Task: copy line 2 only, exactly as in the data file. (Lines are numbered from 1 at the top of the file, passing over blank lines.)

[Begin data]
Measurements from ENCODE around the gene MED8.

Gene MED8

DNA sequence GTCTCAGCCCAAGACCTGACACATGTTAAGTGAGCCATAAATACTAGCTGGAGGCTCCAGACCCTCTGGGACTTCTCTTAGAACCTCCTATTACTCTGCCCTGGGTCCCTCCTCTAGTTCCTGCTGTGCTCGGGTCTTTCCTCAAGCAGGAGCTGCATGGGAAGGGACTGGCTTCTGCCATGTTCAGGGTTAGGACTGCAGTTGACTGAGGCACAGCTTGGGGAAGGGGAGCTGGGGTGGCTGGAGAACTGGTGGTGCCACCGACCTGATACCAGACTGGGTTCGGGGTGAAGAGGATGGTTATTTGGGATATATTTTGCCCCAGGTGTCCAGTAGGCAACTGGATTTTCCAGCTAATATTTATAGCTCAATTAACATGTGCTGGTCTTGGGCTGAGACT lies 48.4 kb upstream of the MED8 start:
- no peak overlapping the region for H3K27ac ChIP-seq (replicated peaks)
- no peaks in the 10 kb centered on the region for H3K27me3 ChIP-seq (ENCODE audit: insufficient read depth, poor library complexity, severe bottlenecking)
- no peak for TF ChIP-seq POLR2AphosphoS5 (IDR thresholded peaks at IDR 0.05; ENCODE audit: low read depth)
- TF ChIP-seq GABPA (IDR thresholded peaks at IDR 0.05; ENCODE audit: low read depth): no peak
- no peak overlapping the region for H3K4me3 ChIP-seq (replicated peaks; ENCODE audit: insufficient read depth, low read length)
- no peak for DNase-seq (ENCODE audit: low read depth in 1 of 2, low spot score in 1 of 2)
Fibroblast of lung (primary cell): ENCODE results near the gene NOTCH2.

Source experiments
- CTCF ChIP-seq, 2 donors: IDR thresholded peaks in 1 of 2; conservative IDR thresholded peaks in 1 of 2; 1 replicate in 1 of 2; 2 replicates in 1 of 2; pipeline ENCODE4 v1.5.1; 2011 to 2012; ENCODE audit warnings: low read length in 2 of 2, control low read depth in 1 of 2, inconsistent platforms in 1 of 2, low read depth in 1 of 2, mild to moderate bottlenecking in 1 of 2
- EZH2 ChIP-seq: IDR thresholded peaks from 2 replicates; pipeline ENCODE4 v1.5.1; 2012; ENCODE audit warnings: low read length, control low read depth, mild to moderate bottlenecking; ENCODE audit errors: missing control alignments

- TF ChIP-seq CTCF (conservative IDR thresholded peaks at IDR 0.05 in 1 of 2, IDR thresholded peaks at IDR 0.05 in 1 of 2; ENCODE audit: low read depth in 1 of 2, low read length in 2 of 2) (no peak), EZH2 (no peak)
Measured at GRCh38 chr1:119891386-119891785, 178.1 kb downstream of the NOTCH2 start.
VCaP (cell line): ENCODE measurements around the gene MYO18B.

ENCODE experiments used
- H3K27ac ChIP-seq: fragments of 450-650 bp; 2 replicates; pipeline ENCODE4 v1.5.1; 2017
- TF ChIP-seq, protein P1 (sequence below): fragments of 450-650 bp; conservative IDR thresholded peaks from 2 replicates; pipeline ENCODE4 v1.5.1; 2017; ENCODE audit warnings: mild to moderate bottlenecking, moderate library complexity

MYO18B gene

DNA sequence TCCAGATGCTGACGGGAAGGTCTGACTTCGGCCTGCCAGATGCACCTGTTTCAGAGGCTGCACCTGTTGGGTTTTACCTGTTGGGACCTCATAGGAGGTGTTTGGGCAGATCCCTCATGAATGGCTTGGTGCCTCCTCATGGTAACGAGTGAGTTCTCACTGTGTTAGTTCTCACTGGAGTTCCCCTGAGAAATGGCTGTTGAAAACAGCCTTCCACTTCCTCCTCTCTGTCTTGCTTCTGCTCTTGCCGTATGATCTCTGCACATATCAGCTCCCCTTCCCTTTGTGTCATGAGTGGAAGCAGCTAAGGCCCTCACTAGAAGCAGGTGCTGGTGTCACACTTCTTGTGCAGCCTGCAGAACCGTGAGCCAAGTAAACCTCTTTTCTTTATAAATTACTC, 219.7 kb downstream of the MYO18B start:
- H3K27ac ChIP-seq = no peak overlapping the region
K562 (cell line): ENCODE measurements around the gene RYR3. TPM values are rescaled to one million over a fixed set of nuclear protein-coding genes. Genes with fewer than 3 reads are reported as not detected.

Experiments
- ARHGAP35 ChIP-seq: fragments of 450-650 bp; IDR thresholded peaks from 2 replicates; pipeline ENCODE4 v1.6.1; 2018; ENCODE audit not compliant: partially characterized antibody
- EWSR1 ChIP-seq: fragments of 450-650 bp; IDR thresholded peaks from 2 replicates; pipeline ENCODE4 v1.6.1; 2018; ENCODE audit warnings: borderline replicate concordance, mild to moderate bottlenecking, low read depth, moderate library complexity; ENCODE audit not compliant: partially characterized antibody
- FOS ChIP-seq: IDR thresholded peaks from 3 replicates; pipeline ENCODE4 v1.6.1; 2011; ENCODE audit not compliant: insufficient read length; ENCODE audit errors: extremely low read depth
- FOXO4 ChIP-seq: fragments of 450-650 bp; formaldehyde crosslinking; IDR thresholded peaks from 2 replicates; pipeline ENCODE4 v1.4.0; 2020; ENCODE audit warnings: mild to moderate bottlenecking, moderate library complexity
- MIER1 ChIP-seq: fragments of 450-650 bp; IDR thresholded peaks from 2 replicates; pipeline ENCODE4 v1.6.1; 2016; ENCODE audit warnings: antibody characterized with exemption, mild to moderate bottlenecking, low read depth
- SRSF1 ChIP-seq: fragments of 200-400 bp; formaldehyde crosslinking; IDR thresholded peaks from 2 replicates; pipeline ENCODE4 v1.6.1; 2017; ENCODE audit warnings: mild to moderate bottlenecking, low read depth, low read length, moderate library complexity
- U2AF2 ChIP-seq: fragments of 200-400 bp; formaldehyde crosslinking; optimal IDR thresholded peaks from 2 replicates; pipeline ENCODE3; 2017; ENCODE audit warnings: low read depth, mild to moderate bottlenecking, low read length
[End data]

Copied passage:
Gene MED8